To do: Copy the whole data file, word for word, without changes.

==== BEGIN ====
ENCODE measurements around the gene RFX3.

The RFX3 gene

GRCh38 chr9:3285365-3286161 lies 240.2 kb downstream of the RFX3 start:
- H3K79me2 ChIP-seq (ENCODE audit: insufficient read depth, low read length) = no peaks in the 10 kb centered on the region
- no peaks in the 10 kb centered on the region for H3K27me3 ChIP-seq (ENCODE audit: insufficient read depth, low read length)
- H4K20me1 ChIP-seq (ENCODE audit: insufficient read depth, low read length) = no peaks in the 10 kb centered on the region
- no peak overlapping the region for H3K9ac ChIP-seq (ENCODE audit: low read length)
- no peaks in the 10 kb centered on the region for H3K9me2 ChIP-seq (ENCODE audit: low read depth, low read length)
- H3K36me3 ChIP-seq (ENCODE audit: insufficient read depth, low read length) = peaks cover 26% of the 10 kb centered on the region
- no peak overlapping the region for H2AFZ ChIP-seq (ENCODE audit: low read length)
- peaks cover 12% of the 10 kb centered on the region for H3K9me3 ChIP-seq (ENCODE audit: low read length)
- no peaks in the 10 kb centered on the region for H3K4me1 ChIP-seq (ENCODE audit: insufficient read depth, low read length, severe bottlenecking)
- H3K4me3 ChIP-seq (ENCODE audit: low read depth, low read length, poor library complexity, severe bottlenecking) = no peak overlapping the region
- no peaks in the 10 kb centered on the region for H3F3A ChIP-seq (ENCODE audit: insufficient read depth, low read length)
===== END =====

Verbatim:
ENCODE measurements around the gene RFX3.

The RFX3 gene

GRCh38 chr9:3285365-3286161 lies 240.2 kb downstream of the RFX3 start:
- H3K79me2 ChIP-seq (ENCODE audit: insufficient read depth, low read length) = no peaks in the 10 kb centered on the region
- no peaks in the 10 kb centered on the region for H3K27me3 ChIP-seq (ENCODE audit: insufficient read depth, low read length)
- H4K20me1 ChIP-seq (ENCODE audit: insufficient read depth, low read length) = no peaks in the 10 kb centered on the region
- no peak overlapping the region for H3K9ac ChIP-seq (ENCODE audit: low read length)
- no peaks in the 10 kb centered on the region for H3K9me2 ChIP-seq (ENCODE audit: low read depth, low read length)
- H3K36me3 ChIP-seq (ENCODE audit: insufficient read depth, low read length) = peaks cover 26% of the 10 kb centered on the region
- no peak overlapping the region for H2AFZ ChIP-seq (ENCODE audit: low read length)
- peaks cover 12% of the 10 kb centered on the region for H3K9me3 ChIP-seq (ENCODE audit: low read length)
- no peaks in the 10 kb centered on the region for H3K4me1 ChIP-seq (ENCODE audit: insufficient read depth, low read length, severe bottlenecking)
- H3K4me3 ChIP-seq (ENCODE audit: low read depth, low read length, poor library complexity, severe bottlenecking) = no peak overlapping the region
- no peaks in the 10 kb centered on the region for H3F3A ChIP-seq (ENCODE audit: insufficient read depth, low read length)